Y is for Y (Why) People Die By Suicide

Unknown-10The end of the alphabet is always tough.  I could only find one book starting with a “Y” that I’d actually read, and it didn’t affect me in any way.

This book was one of the many on my “W” list, and when it occurred to me that I could get creative and use it, I was thrilled.  This is a book that I feel very passionately that more people should read.

Why People Die by Suicide, by Thomas Joiner, is a book that was recommended to me when I started my job as a crisis therapist.  It opened my eyes to so many of the reasons that people attempt suicide.

There are a lot of myths about suicide.  We saw that after the death of Robin Williams.  People had opinions.  Many people expressed that he was selfish or cowardly.  It’s easier to believe that, I suppose.

The truth is that when people die by suicide, they often feel that they’re doing a good thing for their friends and family.  They honestly feel that others will be better off without them.

Suicide touches the lives of many people, and I think it’s important to talk about it, de-stigmatize it.  Talking about it gives us all power.  Plus, as I learned while working crisis, you never know when talking to someone frankly about what they’re dealing with can help them to make a less permanent decision.

Suicide is a permanent reaction to a temporary problem.

This is an accessible book for anyone who’s interested in learning more about this topic.  The clinical psychologist who wrote it started asking the question after someone in his family died from suicide.  The information is tied into research, but there are also anecdotes and

This book helped me gain a better understanding of this topic, but it also helped me be more empathetic.  It’s hard for most people to understand what goes through the mind of someone who chooses to die, which is what makes books like this one so important.

Understanding, love, compassion are all things the world could use a little more of.


C is for Crazy

Jerome, AZ; Photo Credit: Doree Weller

Jerome, AZ; Photo Credit: Doree Weller

I have an interesting relationship with the word “crazy.”  For those of us who consider ourselves unique, idiosyncratic, and not-followers, the label can be a badge of honor.  When people call me “crazy,” I feel complimented rather than put down, no matter how the label was meant.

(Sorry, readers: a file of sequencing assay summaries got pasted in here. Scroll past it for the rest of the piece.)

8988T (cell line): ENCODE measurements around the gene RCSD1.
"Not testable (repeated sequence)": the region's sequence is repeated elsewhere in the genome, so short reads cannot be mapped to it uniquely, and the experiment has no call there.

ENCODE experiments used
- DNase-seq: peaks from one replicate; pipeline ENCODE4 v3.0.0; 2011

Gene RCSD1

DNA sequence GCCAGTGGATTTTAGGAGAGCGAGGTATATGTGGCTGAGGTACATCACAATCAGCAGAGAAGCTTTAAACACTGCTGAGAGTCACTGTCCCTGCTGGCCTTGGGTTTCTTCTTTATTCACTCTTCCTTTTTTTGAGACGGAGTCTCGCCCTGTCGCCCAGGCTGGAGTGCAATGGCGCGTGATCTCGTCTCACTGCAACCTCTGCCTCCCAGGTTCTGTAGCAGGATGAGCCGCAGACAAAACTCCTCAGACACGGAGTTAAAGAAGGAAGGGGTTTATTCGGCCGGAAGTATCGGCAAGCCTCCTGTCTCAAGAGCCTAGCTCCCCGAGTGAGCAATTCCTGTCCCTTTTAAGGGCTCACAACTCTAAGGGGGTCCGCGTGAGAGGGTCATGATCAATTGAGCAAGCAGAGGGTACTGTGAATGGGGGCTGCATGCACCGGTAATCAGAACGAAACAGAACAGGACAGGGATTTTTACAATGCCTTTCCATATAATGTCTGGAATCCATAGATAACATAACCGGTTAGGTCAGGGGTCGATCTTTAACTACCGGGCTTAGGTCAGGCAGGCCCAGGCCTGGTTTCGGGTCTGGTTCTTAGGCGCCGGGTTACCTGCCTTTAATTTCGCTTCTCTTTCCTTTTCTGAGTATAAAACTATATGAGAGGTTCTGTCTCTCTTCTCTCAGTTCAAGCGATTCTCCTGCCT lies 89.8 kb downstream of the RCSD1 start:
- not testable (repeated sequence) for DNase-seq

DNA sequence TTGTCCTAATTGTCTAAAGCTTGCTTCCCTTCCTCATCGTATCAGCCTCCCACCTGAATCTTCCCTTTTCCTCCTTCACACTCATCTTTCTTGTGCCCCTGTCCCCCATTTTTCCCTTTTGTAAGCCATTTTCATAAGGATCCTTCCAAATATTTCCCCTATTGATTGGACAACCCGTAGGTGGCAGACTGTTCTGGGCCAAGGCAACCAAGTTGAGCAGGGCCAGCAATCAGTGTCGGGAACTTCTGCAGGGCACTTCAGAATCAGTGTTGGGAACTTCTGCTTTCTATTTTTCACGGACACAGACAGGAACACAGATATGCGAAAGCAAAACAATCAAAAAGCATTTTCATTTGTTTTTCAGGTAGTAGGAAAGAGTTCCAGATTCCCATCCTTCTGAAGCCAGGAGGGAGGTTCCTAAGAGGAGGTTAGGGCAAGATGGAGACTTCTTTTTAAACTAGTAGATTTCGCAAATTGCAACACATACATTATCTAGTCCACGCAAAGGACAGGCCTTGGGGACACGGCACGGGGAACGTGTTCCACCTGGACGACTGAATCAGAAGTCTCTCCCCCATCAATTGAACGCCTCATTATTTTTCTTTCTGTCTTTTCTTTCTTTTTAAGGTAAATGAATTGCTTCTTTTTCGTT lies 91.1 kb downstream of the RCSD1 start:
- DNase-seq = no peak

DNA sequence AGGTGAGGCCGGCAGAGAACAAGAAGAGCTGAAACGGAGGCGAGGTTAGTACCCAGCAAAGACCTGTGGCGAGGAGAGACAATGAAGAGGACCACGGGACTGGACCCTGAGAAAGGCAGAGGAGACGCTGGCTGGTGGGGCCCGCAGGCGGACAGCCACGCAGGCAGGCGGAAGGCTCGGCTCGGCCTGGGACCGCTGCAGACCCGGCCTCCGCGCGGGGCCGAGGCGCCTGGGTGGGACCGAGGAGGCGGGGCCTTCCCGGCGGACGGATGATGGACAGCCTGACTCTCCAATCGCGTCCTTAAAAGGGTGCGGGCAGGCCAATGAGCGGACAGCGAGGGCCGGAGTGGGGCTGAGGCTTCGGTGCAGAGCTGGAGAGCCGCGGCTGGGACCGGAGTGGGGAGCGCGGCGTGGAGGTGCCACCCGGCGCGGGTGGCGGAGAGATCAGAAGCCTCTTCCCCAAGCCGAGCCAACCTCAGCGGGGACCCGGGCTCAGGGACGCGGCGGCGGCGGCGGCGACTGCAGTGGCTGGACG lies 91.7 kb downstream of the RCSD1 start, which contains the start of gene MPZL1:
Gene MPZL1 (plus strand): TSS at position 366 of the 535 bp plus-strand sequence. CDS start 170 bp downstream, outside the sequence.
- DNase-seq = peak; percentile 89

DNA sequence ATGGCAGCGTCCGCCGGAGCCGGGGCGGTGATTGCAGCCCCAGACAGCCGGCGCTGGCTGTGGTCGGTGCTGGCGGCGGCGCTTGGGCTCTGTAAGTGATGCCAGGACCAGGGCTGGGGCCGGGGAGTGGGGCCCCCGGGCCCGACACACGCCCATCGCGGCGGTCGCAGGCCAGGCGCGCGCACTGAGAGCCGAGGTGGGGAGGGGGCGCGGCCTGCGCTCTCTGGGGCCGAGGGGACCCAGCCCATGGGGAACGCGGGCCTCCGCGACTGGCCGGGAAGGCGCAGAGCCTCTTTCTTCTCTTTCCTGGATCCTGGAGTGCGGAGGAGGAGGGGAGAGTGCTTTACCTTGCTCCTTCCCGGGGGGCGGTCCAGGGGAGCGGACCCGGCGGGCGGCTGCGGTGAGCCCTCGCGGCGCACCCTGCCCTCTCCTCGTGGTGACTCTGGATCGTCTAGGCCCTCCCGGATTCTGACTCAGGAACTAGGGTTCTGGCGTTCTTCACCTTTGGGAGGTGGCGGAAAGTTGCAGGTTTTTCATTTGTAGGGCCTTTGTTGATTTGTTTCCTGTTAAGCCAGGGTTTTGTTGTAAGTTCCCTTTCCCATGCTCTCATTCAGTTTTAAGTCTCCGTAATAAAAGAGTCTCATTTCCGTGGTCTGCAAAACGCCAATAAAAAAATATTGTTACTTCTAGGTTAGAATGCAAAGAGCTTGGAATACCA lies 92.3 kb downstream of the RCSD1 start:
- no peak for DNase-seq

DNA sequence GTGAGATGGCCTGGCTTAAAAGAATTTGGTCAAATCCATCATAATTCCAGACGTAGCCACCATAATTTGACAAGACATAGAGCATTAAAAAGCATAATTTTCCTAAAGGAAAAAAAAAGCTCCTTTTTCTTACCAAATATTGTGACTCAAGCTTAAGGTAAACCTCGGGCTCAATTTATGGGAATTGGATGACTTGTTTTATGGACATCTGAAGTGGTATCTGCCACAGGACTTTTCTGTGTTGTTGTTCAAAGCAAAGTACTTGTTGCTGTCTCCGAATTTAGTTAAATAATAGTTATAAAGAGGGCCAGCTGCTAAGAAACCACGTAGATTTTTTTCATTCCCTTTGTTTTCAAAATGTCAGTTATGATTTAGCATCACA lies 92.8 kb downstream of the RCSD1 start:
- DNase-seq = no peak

I try not to use the word in my day job.  As a therapist, used at work, the word can be incredibly stigmatizing, especially when used in front of someone who’s been called “crazy” because of their mental illness or substance abuse problems.

I was reminded of this recently when one person in my group made a comment about “crazy chicks” and someone else said “I find that incredibly insulting.”  I sometimes forget how much words can hurt people.  I have thick skin and am not insulted by many of the things other people might be, but that doesn’t mean that some words don’t hurt.

People in the gay population took back the word “queer” and use it in an empowering way.  Can “crazy” ever be a badge of honor for people living with mental illness?

Crazy is a label that others put on those who stand out, as a way of dismissing them or keeping them down.  But being crazy only begins to describe me and really doesn’t capture the essence of me.  It’s an imprecise word.  So call me quirky.  Call me a know it all.  Call me irritable and scary.  Those words describe me so much better than that one word.  But if you can’t find anything else to call me, call me crazy.

I’m in good company.

“Being crazy isn’t enough.”
― Dr. Seuss

“A question that sometimes drives me hazy: am I or are the others crazy?”
― Albert Einstein


Brave Girl Eating- A review

Brave Girl Eating by Harriet Brown is a story about a family struggling against anorexia.  It gives completely new insights into anorexia, and I’m very glad I read the book.  Harriet Brown is a journalist, who peppers the narrative with research, so I better understand where she’s coming from, but also what the “experts” say.

The therapist in me wants to focus on the research, but if you want to know more about the research, you’ll probably read the book.  It’s engaging, terrifying, funny at times, honest, and both easy and hard to read.  I had trouble putting it down, because I wanted to know more about 14 year old Kitty and her family.  They don’t waste time speculating on the causes of Kitty’s anorexia.  After all, anorexia is often fatal, so the family didn’t care much how she got it or why.  Mostly, they focused on first, keeping her alive, then helping her get better.

I’m always happy when a book like this comes out, and hopefully helps de-stigmatizes mental illness.  Our brains are part of our body… so why, when it comes to mental illness, do we treat it as something separate or different?  We are whole people, not just different parts.  I’m not my wide feet, small hands, pretty eyes, or smart brain.  I’m the sum of the whole.  Mental illness is nothing to be ashamed of, any more than high blood pressure or diabetes is something to be ashamed of.

And this concludes my rant.

If you’re looking for a good non-fiction book or a narrative on anorexia, this is one I’d highly recommend.

Harriet Brown doesn’t post on her blog anymore, but it still has good info.  It can be found here.